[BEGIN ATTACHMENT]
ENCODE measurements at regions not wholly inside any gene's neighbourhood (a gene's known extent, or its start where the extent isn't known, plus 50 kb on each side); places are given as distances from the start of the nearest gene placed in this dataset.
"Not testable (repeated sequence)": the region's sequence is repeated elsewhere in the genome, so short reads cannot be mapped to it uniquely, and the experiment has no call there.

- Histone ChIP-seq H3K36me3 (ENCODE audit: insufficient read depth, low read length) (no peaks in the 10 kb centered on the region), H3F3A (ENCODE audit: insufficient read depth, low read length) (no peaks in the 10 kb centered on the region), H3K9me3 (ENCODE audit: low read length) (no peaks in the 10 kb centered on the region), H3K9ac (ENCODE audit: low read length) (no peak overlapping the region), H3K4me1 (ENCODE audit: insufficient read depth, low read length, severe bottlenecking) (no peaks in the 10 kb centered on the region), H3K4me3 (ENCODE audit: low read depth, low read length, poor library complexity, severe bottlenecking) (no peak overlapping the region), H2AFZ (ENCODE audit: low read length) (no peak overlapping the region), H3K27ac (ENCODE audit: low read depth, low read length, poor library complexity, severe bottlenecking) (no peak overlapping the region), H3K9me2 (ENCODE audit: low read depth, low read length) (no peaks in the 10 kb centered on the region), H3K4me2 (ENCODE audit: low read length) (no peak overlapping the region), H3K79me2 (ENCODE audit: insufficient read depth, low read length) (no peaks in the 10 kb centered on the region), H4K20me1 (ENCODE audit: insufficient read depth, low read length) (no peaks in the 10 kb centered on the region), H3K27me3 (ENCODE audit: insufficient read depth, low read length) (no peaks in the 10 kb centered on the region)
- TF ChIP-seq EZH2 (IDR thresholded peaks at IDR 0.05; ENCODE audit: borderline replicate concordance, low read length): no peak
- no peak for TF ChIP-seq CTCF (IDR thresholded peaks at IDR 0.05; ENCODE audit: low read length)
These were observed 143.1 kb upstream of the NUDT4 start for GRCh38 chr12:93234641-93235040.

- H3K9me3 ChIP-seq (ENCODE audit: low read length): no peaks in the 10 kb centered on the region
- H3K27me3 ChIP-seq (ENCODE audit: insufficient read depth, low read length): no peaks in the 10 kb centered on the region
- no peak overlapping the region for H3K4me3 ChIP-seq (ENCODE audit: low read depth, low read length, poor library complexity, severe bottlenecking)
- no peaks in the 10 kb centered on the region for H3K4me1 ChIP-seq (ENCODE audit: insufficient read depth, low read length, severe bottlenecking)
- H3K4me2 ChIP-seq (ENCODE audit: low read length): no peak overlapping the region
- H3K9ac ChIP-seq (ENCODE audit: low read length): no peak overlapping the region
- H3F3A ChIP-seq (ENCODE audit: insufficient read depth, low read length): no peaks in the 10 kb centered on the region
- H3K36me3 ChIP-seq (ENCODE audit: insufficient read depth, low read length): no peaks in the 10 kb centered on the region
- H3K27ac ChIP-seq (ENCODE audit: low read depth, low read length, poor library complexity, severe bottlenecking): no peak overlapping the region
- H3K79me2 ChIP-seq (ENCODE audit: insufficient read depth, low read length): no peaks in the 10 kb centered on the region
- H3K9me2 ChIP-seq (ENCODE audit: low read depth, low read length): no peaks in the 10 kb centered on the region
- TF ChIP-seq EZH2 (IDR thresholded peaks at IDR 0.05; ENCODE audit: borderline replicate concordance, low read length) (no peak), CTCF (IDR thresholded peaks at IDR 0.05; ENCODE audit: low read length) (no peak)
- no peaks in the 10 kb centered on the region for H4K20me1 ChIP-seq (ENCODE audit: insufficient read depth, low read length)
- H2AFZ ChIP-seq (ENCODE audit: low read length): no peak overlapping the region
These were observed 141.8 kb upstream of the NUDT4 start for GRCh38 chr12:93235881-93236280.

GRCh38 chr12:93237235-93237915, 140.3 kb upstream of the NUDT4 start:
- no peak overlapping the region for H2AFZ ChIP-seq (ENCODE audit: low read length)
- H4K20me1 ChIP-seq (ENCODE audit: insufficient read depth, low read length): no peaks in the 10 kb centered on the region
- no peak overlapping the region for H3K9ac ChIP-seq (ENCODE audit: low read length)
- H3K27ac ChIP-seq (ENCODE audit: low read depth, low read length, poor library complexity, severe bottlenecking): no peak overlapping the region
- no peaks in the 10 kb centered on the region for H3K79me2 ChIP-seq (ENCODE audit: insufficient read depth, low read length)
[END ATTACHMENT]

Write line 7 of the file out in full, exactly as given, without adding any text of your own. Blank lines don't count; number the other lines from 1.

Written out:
- H3K9me3 ChIP-seq (ENCODE audit: low read length): no peaks in the 10 kb centered on the region